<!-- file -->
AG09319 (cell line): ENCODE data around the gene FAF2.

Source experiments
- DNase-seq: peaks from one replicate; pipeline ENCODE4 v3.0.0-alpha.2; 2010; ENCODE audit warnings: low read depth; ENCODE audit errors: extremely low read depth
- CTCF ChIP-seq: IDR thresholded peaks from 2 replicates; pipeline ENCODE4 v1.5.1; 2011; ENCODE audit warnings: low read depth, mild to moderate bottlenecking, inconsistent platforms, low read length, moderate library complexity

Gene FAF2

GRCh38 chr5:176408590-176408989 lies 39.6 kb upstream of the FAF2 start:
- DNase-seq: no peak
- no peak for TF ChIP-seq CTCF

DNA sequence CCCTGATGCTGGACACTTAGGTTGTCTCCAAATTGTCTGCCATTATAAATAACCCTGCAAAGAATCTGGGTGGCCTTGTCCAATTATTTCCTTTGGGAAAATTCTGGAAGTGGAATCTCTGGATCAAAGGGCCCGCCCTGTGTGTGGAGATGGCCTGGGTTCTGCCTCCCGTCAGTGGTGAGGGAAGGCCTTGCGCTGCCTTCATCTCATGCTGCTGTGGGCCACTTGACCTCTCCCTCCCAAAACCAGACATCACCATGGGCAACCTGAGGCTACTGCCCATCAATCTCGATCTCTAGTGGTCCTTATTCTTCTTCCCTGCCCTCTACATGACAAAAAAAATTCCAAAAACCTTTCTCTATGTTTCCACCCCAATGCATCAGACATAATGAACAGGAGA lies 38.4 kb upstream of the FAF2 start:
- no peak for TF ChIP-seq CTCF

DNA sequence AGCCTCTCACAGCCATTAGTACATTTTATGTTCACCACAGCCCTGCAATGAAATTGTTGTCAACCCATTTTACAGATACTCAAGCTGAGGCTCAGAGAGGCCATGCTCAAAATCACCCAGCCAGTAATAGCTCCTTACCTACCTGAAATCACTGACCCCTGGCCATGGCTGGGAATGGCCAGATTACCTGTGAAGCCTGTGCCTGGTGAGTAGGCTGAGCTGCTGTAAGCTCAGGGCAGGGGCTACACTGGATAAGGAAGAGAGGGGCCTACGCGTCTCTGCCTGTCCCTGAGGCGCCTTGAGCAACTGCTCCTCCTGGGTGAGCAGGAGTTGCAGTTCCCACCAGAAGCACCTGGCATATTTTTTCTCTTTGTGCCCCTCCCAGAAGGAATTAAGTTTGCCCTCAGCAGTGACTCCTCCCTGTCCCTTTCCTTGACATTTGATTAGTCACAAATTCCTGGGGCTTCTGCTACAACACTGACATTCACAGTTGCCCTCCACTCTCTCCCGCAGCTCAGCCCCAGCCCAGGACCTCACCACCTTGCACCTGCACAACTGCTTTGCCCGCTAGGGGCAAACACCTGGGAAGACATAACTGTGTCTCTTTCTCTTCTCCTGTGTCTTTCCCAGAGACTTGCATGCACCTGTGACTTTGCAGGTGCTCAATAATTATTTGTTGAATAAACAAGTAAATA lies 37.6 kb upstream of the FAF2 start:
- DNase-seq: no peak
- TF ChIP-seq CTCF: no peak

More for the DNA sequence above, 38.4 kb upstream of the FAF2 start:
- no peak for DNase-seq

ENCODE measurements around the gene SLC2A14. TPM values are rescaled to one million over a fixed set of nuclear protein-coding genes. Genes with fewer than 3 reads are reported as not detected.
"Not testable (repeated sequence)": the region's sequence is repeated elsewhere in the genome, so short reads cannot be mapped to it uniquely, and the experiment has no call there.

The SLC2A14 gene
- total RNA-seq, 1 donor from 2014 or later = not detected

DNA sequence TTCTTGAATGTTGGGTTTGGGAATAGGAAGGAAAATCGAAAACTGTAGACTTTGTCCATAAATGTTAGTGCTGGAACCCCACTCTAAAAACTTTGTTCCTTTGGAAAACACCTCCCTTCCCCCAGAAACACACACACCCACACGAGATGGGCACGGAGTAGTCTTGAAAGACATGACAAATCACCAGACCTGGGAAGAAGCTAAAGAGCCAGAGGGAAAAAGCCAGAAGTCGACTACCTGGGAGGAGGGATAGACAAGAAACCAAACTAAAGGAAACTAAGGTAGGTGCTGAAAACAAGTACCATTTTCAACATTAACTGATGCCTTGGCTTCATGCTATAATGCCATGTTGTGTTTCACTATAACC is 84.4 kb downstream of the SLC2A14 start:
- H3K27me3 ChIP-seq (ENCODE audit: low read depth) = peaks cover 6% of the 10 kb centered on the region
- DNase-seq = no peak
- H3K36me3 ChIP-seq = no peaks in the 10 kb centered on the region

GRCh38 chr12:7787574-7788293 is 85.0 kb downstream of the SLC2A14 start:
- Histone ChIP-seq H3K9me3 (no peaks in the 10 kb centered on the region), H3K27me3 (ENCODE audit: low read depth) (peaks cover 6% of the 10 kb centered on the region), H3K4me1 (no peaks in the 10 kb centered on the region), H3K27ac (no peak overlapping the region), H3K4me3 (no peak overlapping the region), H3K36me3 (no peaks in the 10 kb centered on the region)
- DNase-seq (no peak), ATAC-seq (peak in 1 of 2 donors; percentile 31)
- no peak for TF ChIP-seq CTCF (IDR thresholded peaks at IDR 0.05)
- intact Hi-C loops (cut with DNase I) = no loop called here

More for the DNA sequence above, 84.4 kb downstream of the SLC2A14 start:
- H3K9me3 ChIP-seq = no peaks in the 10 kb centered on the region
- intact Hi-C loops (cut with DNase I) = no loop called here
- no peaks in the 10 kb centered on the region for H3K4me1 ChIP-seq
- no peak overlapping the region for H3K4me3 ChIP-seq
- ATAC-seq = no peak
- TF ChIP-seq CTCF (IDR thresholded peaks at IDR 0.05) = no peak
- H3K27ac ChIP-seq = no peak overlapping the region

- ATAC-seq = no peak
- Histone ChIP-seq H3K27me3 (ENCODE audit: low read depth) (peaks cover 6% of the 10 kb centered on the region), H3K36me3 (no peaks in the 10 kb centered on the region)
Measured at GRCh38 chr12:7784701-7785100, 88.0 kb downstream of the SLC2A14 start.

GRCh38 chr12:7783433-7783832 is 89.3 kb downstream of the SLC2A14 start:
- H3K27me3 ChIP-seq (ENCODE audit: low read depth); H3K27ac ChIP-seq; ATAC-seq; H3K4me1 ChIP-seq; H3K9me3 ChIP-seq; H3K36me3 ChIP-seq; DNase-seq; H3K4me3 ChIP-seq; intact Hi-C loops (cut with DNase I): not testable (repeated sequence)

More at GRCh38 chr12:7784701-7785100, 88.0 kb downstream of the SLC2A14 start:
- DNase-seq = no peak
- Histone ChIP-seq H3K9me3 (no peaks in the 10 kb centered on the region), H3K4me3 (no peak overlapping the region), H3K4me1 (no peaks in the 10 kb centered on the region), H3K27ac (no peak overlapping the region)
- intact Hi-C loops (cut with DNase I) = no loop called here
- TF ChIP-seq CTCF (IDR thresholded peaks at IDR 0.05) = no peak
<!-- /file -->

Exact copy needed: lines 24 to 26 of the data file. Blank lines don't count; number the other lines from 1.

GRCh38 chr12:7787574-7788293 is 85.0 kb downstream of the SLC2A14 start:
- Histone ChIP-seq H3K9me3 (no peaks in the 10 kb centered on the region), H3K27me3 (ENCODE audit: low read depth) (peaks cover 6% of the 10 kb centered on the region), H3K4me1 (no peaks in the 10 kb centered on the region), H3K27ac (no peak overlapping the region), H3K4me3 (no peak overlapping the region), H3K36me3 (no peaks in the 10 kb centered on the region)
- DNase-seq (no peak), ATAC-seq (peak in 1 of 2 donors; percentile 31)